Tenor Given Nkosi
Tenor Given Nkosi

South African tenor and former Graham Beck opera ambassador Given Nkosi is back on home soil and forging a new musical path writes DEBBIE HATHWAY. See him in Calling Us Home.

Given Nkosi’s passion for music was sparked when as a young Roman Catholic churchgoer he was exposed to choral music, progressing to classical music and opera through his performances with community choirs. Listening to some of his recordings (the tear-jerking Nessun Dorma, in particular), it’s clear what grabbed the attention of competition judges in the early stages of his career.

Born in Witbank, Mpumalanga, Nkosi enrolled at the South African College of Music at the University of Cape Town, where he first completed the Performer’s Diploma in Opera and then the Postgraduate Diploma in Opera Performance in 2009.

“Once in Cape Town and at UCT, I got to understand and love opera. There’s just no sound like opera for me,” says Nkosi. “It makes things very easy for me.”

The Israeli Opera

In 2010 Given Nkosi joined the Cape Town Opera Young Artist Training Programme as a junior soloist, where he was able to consolidate and refine his technique and stage skills before embarking on a professional career. From there, he was afforded the opportunity to participate in an exchange programme with The Israeli Opera.

Two months became six for that first commitment, with repeat invitations being extended to play The Duke of Mantua in Rigoletto and Werther in Werther with The Israeli Opera until 2014. The Graham and Rhona Beck Foundation funded Nkosi’s participation, and has supported him in various ventures from 2010 to 2017.

How did he like Israel? “Out of all the countries I’ve travelled to, Israel is still my best. I just love the people there, I love the food… They don’t call it the Holy Land for nothing.”

His favourite role? “The one I really enjoy performing the most is Rodolfo in La Boheme, but I didn’t perform that in Israel.”

Given Nkosi, now 35, says he realised that as one of many people in this industry, success does not come from talent alone. The formula is arguably equal parts skill, luck, financial support and industry knowledge. “It’s expensive to attend auditions abroad. I was fortunate to be able to do so, but the more feedback I received, the more confused I became. It really put me off at that time, but I’m stronger now mentally.”

When Nkosi returned from his last contract with The Israeli Opera, he says it was “a bit of a struggle” to find his feet. “Being away, working abroad, people forget. I had to start from scratch. There’s not much work in South Africa, so artists have to create their own opportunities. This year I decided to celebrate my birthday in a concert style, and I managed to sell all the tickets.”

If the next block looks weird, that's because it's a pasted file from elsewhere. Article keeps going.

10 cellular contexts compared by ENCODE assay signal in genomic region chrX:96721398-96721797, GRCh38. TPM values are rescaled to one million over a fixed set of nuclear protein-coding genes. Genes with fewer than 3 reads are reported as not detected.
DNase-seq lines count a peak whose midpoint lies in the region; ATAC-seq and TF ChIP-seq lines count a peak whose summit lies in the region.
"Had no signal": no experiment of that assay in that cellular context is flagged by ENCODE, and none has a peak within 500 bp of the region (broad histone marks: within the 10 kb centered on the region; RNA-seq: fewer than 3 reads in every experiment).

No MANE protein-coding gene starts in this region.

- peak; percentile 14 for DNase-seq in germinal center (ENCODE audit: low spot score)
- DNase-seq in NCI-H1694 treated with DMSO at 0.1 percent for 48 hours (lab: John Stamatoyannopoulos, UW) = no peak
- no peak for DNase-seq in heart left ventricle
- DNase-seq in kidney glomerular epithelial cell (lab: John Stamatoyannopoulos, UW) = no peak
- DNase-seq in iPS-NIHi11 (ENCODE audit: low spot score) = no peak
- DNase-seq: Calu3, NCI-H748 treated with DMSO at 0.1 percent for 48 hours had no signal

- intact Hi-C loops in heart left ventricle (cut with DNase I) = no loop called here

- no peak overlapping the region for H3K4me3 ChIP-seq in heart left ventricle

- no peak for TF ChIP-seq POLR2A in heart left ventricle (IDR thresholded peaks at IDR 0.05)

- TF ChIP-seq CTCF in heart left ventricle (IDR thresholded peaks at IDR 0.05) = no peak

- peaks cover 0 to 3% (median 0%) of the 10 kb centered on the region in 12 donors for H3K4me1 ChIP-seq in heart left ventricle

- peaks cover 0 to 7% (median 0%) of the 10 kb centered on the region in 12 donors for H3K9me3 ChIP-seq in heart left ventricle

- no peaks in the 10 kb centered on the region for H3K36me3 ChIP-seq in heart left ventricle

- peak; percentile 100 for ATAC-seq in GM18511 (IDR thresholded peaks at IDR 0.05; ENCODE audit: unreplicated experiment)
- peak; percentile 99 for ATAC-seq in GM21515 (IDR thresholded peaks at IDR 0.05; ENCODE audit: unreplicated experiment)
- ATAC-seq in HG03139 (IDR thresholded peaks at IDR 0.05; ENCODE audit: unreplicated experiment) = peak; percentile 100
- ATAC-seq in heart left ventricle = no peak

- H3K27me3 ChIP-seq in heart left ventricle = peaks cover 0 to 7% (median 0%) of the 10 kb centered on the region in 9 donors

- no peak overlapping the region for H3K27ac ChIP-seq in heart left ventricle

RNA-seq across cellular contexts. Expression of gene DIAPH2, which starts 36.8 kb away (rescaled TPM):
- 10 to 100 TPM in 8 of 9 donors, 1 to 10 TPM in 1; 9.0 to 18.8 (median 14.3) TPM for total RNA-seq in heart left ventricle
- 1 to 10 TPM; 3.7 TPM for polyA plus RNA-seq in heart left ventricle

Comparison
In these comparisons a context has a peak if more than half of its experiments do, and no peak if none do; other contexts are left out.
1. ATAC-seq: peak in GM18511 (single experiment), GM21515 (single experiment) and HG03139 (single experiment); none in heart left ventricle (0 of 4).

Meanwhile, he is juggling freelance assignments with an internship secured through Africa Voices Trust to work in the Shy Music production office as they prepare to open the musical Calling Us Home at the Artscape Theatre Centre in Cape Town on Sunday, 14 October 2018. This story of hope, love and home premiered in August 2017 at the Joburg Theatre with an all-star cast of 33. Nkosi says the internship has offered valuable insights into what happens behind the scenes and has helped him prepare better for the staging of his own work.

“It will also help me later in my career… to give back, to teach. I wish I’d been able to get advice earlier on how to create. This music business is so complex – you think you know, but you don’t. You think the most important thing is to sing… but when the success associated with that dream either doesn’t materialise or things change course, you don’t know what to do next,” says Nkosi.

Nkosi is also hopeful that more funders will invest in inviting experts from abroad to train young hopefuls in South Africa. That way many more can benefit from their training and knowledge.

“I would like to create those opportunities for young ones still coming up, and show them that there are other options if the one they’re after doesn’t work out. Young artists need to be equipped with all the information about a career in this business before they even start – what to do, where to go, what employment possibilities there are, where to train. People usually employ those they’ve trained. Only the lucky ones get work without that, or they’re simply that good!”

Nkosi is performing for the second time later this year with Hekima Raymond, a self-taught Tanzanian pianist and conductor who invites musicians from around the world to entertain with his choir. “It’s just amazing when you see people do things like that and realise how possible it is for one to create that work, create that job,” he says. He also travelled with Cape Town Opera to perform Porgy and Bess in South Korea last month.

“What I want to do now is collaborate, more than anything; whether it’s with a jazz musician, someone who plays an African instrument, whatever. South Africa’s ready for that now. We’re at that point where we really need to explore.”

Music in Cape Town: https://weekendspecial.co.za/whats-on-in-cape-town-music-diary/

Who: Tenor Given Nkosi
What: Calling us Home
Where: Artscape Theatre, 14 to 28 October 2018
Tickets: R150-R450, www.computicket.co.za
WS